The 2007 48 Hour Film Festival makes its annual return to the Arclight Cinemas this Thursday, September 27, 2007, at 8pm. The short films from the competition will screen in front of fellow actors and directors, critics, agents and film enthusiasts. Attending will be representatives from the Digital Artist’s Agency, the production team from “On The Lot” and Film Threat’s own Editor-in-Chief, Mark Bell.
After the screening, Extreme Filmmaker takes over the balcony lounge and has a party like no other, where the filmmakers are encouraged to schmooze and connect, touch base and plan for the future.
And now, the program for the 2007 48 Hour Film Festival:
By Greg Benson
Is about an exciting new medical procedure.
By Erik Espera and Ryan Todd
Answers the chilling question: How far will you go?
By Jim Menza
Is a short film about a bar, a man, a woman and the ultimate answer to a pick-up line.
“Not So Undercover”
By Karen Agnes and Jody Cosgrove-Kao
Is the exciting adventures of two not too bright female cop partners and their battle against crime.
By William Kallay
A horror short about two girls renting an apartment with a haunting past.
By Howie Askins, Paula Rhodes and Scott Davis
Is about a woman, a donor, and how their worlds collide.
By Kari Nissena
Relationships, autism, sex and obsessions.
By Nate White and Daniel Wall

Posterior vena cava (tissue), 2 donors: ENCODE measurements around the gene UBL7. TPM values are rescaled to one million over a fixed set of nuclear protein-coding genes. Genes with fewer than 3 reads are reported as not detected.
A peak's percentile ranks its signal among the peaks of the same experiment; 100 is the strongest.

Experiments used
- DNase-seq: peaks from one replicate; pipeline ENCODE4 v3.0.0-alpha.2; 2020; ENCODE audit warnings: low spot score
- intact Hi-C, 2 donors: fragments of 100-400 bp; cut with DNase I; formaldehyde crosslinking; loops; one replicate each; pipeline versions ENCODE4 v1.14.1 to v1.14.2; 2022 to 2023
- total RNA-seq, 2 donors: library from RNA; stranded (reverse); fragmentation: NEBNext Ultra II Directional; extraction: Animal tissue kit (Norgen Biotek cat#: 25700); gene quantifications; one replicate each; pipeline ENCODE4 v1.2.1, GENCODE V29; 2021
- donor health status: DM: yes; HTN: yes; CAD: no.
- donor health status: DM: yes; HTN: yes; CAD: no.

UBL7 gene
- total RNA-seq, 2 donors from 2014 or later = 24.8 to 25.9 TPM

The consequences of the deadly sins play out.
By Craig Kuehne
What does a fearless agent and terrorist -hunter do when he gets some time off?
“To Has Been or Not To Has Been”
By Johnny G and Rhonda Vision
Is almost the comeback story of an Almost Was.
By Nolan Mueller
A cop’s past catches up with him.
By Fearful Symmetry Films
An action/crime short.
There will also be a screening of the short “Digital Grunt,” the insightful documentary film shining a light into the mysteries of Computer Generated Imagery and Special Effects by Chris Norpchen, Karl Denham and Daniel Thron of Digital Domain.
The Extreme Filmmaker 48 Hour Film Festival was founded in 2002 in Hollywood. Some visual effects artists were discussing how things would be different when they made their own films. The participants realized something:
They’d been having the same conversation for years, and in that time, not one of them had made a film of their own.
So the challenge went up – take the camera on Friday, and return on Monday with the best film you could make in two days.
From those humble beginnings, the shorts now screen annually at the spectacular Arclight Cinema in Hollywood. Hundreds of fans attend along with various Hollywood celebrities, directors, agents and producers who come to see the films from all over the country – even all over the world.
The ONLY real rules, besides filling out the forms, are to make the BEST movie you can in two days. Writing, casting and set building are all outside the time frame, but once the camera starts rolling, the film has to be edited and finished within 48 hours.